“Truly, truly, I say to you, unless a grain of wheat falls into the earth and dies, it remains alone; but if it dies, it bears much fruit” (John 12:24)
I know. In the middle of winter, it is sometimes hard to remember the beauty of the spring.
Even so, though many of us prefer the seasons of nurturing and gardening and growth and beauty, God has purpose in these quiet, still months. In fact, His purpose includes the glamourous concept of … how should I put this? … death.
Death? What? How can death be a part of God’s grand beauty?
John 12:24 says that there is no fruit unless there is death. In fact, I believe our lives are not as impactful until we have experienced death.
Let me give you some of my backstory to explain what I mean.
I am a director of communications for the Baptist Resource Network. I am a doctoral student. I am a church-planter and pastor’s wife. I am a mom. I am a new grandma (“Nannon,” to be more specific). I am a women’s retreat speaker. I am a colleague in the Association of Baptist Publications, the Baptist Communicators Association, and the Southern Baptist Convention. I am a friend, daughter, sister, neighbor. I am …
And, to get away from it all, I have also tried to be a gardener.
I have not always been an avid gardener. My whole ministry life, instead, has been focused on trying to communicate in beautiful ways as a journalist, graphic designer, videographer, photographer, church communicator, and as a pastor and church planter wife. For years, I have attempted to build things, design things, brand things, write things, and push, push, push all of these things out so churches can benefit from them. It is a never-ending cycle because there is always a new event, a new resource, and a new story that needs to be shared.
And if I am honest, sometimes I get lost in it all. Deadlines end up being my full focus, and I lose me.
Gardening gives me an outlet to detach from everything and to enjoy the beauty of God being in charge. I can pull back and see, if I am faithful to plant the seed, He is faithful to grow it.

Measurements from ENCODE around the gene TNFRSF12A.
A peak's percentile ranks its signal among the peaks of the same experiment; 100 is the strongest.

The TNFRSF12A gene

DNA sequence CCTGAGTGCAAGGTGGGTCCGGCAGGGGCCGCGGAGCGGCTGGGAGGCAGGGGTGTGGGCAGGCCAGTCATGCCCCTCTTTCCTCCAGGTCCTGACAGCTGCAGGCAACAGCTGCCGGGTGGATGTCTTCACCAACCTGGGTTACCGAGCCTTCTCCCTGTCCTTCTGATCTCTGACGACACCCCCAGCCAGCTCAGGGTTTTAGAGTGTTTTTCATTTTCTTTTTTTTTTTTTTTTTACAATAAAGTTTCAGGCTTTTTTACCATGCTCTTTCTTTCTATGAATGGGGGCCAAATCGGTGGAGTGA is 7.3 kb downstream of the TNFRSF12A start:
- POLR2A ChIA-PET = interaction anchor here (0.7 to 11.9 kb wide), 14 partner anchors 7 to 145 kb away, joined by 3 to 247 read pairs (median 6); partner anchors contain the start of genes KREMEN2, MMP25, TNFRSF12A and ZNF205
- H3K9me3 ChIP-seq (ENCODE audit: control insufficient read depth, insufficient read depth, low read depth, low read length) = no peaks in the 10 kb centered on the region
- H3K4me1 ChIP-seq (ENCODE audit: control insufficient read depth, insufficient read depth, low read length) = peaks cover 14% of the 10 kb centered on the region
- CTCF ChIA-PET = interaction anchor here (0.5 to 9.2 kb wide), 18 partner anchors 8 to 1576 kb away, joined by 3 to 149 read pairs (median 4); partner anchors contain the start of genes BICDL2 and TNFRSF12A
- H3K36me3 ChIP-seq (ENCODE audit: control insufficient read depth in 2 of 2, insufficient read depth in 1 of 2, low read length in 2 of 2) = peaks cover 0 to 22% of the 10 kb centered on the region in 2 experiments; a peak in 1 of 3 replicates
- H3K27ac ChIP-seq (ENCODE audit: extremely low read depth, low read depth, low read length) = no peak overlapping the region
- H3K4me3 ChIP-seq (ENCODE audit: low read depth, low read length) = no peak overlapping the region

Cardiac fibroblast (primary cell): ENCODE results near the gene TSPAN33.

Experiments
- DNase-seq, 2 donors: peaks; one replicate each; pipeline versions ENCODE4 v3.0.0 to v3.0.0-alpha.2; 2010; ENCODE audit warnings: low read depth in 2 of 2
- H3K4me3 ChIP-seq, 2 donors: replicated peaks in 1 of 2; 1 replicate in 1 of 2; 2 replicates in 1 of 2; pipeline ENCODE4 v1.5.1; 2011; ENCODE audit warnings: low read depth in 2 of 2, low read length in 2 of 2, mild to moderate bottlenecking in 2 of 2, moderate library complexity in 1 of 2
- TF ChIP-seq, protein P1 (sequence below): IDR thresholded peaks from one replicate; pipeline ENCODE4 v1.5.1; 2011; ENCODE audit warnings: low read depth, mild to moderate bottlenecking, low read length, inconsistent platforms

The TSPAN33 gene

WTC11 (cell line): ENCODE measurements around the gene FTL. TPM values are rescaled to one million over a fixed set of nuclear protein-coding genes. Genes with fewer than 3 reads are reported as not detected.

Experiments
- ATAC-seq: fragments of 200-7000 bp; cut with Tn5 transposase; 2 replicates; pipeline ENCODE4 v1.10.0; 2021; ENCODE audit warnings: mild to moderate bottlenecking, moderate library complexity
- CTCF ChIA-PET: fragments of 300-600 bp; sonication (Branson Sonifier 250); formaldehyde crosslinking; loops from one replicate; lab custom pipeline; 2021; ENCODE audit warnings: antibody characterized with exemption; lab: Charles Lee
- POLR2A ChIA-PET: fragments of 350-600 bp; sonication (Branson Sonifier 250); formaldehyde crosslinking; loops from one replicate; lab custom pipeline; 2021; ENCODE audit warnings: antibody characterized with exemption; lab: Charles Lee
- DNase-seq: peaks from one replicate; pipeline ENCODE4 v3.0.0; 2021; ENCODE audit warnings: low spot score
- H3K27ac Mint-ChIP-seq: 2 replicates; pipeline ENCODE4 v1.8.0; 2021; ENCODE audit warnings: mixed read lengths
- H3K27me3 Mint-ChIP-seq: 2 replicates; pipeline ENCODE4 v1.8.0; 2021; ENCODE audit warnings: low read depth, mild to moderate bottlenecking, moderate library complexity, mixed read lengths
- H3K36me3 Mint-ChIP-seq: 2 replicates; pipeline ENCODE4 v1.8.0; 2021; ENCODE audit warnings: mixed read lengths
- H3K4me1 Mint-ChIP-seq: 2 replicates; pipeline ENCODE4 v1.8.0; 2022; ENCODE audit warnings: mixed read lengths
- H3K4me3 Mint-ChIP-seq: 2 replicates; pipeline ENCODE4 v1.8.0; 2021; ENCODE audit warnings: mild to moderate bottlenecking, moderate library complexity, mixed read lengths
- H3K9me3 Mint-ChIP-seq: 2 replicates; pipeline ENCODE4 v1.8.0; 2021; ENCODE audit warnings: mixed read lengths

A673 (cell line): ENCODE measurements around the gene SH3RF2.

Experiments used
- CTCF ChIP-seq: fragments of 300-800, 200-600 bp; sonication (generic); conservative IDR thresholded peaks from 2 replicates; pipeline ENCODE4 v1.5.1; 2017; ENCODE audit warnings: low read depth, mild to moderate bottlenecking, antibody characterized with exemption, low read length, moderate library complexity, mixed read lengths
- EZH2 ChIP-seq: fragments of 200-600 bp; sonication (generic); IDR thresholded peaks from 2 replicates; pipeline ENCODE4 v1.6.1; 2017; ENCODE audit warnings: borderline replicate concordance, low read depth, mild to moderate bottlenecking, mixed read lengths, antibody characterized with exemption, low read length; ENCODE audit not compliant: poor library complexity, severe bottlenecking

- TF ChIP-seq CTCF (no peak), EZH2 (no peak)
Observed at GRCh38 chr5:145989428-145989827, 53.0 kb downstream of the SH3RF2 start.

Or not. It is completely up to Him.
Systems Strategist Peter Senge once said, “We keep bringing in mechanics when what we need are gardeners.”
In other words, like other people in ministry, I tend to want to fix things or people instead of nurturing them. I feel the pressure of doing things right, right away, and perfectly. It’s all about my performance.
But gardening gives me a different perspective. I can’t push growth. Plants grow at their own pace of grace. When it is exactly the right time, they will bud, and they will bloom. They will produce a colorful garden of beauty to be enjoyed.
And enjoy it, I do! But this year, something happened.
When the first cold front beckoned at our door, I was frantic. No, God! It’s not time for my flowers to die! No, God, they are so beautiful! No, God, we have worked so hard to get here!
Nonetheless, the freezing frost came. And true to a hard freeze, everything died.
I don’t know why, but this absolutely crushed me this year. I cried when I saw my beautiful hydrangeas wilting in death. What was happening in me?
I began to realize the flowers represented the totality of my ministry. Was I frantically holding on to everything or was I willing to let it go, to let it die, so that God can do the work He wanted to do?
Was I willing to live in the pace of grace?
The interesting thing about plants is that as they grow, they develop new seeds within them. It is in the dying process that those seeds are released to the ground, where once spring arrives, there will be more life, not less. The plants will multiply themselves, the beauty will enlarge, and a new season of hope will grow.
In 1 Corinthians 15:36, the apostle Paul reminds us what we sow does not come to life unless it dies. The apostle John tells us that “unless a grain of wheat falls into the earth and dies, it remains alone; but if it dies, it bears much fruit.”
He also put it this way, “Whoever loves his life loses it, and whoever hates his life in this world will keep it for eternal life” (John 12:25).
Like you, I have seen many seasons of death in my life, including the death of family members, friends, and even ministries. Winter is hard. It can be so cold.
But like you, I have had to learn to believe that resurrection is possible. Jesus says, in John 12:32-33, when He is lifted up, He will draw all people to Himself. His own death and resurrection prove to be the ultimate hope to which we can cling… especially in those dark times.
We try to remember that in our new church plant, Anastasis Fellowship Church in Reading, Pennsylvania. In the Greek, “anastasis” means resurrection. We believe that all people can rise up to new life in Christ. But to rise up, we must also be willing to die.
In dying, I have released my future to Him. In dying, I have seen His living hope.
Every now and then, I go check on those hydrangeas. They’re still dead underneath all this recent snow. But I know resurrection is coming. I know it because I have experienced God’s resurrecting power in my own heart.
I know these beautiful flowers will be even grander than before. And in a similar way, I am persuaded, “that neither death, nor life, nor angels, nor principalities, nor powers, nor things present, nor things to come, Nor height, nor depth, nor any other creature, shall be able to separate us from the love of God, which is in Christ Jesus our Lord” (Romans 8:38-39). Amen.